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Digital Archive International History Declassified

February 24, 1989


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    “The Political Processes in the European Socialist Countries and the Proposals for Our Practical Steps Considering the Situation Which Has Arisen in Them” – an evaluation by the Soviet Union of changes in the Eastern European countries and measures that need to be taken in order to maintain ties with these countries
    "The Political Processes in the European Socialist Countries and the Proposals for Our Practical Steps Considering the Situation Which Has Arisen in Them," February 24, 1989, History and Public Policy Program Digital Archive, Donation of Professor Jacques Levesque; copy on file at the National Security Archive. Translated by Vladislav Zubok and Gary Goldberg.
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The socialist community is experiencing the most difficult period in its development in the entire postwar period. An extremely complex situation has arisen in Eastern Europe. We are talking about the fate of socialism in a number of countries of this region, the future of the Warsaw Pact, [and] the fundamental interests of the Soviet Union.

The serious difficulties which the European socialist countries have encountered are chiefly connected with a crisis of the administrative command model of socialism. This model has entered into obvious contradiction with the requirements of the development of society, has become a brake on the path of socio-economic and scientific-technical progress, and has created a real threat of a growing gap [otstaivaniye] between the socialist world and the West.

Cardinal political and economic changes have become an objective necessity in all the European socialist countries. However, the awareness of this necessity, the notions of the character and rates of change, [and] the approaches to the theory and practice of socialist con-struction at the present stage are far from [being] the same.

In some countries?Hungary, Poland, and Yugoslavia? the leadership is carrying out political and economic reforms extremely decisively, in others?Romania, the German Democratic Republic, Czechoslovakia, and Bulgaria ? [the leadership] actually remains a follower of the administrative command system.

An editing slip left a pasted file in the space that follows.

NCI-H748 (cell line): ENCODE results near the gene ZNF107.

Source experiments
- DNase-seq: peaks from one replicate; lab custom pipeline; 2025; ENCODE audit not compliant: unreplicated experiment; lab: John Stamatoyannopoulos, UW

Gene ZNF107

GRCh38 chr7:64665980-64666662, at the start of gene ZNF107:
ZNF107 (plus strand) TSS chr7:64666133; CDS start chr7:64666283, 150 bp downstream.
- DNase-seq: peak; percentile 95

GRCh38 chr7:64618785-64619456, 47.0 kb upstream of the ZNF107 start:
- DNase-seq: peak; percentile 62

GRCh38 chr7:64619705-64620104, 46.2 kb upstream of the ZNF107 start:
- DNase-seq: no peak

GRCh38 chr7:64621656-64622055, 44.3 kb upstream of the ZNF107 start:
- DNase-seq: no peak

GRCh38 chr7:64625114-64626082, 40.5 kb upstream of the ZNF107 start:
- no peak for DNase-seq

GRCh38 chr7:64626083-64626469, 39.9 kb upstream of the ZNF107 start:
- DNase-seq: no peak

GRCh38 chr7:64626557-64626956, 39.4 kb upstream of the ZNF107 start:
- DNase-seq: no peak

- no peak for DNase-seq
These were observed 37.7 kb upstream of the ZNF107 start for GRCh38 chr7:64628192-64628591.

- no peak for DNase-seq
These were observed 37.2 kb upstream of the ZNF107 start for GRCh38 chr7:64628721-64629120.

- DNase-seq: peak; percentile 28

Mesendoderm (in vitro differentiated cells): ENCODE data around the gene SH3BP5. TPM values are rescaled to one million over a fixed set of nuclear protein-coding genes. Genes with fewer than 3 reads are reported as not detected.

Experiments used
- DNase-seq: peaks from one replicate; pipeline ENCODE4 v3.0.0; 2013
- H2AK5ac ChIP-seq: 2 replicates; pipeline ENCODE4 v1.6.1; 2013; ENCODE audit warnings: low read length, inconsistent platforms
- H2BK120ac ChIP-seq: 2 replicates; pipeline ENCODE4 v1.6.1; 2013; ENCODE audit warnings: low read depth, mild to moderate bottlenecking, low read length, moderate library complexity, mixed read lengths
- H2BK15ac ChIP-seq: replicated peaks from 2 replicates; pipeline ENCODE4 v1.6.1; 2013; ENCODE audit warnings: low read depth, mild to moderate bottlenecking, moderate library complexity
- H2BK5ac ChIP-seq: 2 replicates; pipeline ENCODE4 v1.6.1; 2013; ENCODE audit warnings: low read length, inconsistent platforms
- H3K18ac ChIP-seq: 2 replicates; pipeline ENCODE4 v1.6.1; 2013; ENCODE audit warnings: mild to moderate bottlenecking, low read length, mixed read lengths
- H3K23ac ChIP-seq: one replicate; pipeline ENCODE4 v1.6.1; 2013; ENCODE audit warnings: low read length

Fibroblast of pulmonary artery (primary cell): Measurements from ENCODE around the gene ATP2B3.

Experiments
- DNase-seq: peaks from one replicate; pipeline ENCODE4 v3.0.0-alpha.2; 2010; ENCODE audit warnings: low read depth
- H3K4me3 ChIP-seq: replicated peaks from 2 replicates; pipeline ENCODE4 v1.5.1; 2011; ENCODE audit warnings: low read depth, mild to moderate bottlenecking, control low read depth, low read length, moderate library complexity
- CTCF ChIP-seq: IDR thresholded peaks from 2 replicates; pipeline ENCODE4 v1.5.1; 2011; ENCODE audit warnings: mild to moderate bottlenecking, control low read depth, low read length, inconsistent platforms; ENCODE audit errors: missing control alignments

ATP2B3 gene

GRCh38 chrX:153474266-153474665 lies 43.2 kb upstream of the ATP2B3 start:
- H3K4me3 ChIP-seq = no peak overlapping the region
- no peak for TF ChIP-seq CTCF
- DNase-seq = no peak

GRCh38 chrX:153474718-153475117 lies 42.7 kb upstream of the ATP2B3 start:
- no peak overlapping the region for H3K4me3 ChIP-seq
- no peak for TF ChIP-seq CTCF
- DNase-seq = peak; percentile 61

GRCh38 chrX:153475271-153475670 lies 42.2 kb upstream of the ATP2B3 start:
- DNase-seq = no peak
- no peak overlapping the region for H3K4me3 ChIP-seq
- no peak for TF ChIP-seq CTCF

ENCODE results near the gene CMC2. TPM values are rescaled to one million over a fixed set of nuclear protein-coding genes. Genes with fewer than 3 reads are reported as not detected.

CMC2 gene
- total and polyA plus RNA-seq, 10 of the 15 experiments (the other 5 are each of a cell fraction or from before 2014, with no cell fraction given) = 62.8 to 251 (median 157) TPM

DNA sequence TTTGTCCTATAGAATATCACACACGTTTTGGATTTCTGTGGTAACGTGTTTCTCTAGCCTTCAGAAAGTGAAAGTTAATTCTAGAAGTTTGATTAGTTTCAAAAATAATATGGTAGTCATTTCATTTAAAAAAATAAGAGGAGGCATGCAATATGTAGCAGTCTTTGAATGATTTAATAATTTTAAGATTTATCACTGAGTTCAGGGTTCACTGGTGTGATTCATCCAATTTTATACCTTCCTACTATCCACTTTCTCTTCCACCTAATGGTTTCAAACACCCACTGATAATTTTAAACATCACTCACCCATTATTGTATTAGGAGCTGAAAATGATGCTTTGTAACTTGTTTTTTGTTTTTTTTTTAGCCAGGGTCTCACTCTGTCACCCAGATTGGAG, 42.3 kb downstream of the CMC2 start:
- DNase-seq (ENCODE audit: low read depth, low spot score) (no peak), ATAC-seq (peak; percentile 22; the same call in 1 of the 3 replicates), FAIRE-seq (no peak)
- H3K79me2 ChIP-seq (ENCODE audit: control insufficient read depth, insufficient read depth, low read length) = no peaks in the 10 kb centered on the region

Without question, the course of perestroika, in the Soviet Union is exercising and will exercise a decisive influence on the character of the processes in socialist countries. Our perestroika can either become a catalyst of the ongoing processes of renewal or, in case of slippage, [can] strengthen doubts in socialism as an effective social and political system.

The surmounting of a negative legacy and the renewal of socialism are occurring with difficulty and conflict. The ruling parties of a majority of countries have delayed carrying out reforms and several of them have lost confidence in the public and now are losing control over the course of events. This chiefly concerns Poland and Hungary.

The population associates existing problems and failures mainly with oversights and obvious distortions [deformatsii] in the policy of the ruling parties on which all the responsibility for the resulting crisis situation lies. All this has led to a fall of their authority among the population, including the working class. The situation in several ruling parties is aggravated by factional struggle [and] a split in the leadership.

In these conditions opposition forces have sharply stepped up their activity: ?Solidarity? in Poland, ?Democratic Forum? and other groups in Hungary, the ?Chartists? in Czechoslovakia, etc. Social Democratic, Christian Democratic, and nationalist parties are forming. Opposition forces enjoy support in [a] broad [social] strata, including the working class. The opposition is striving to weaken the influence of the ruling parties in all spheres of social and political life and acquire access to power. The question of power in such countries such as Poland and Hungary is coming to the surface all the more.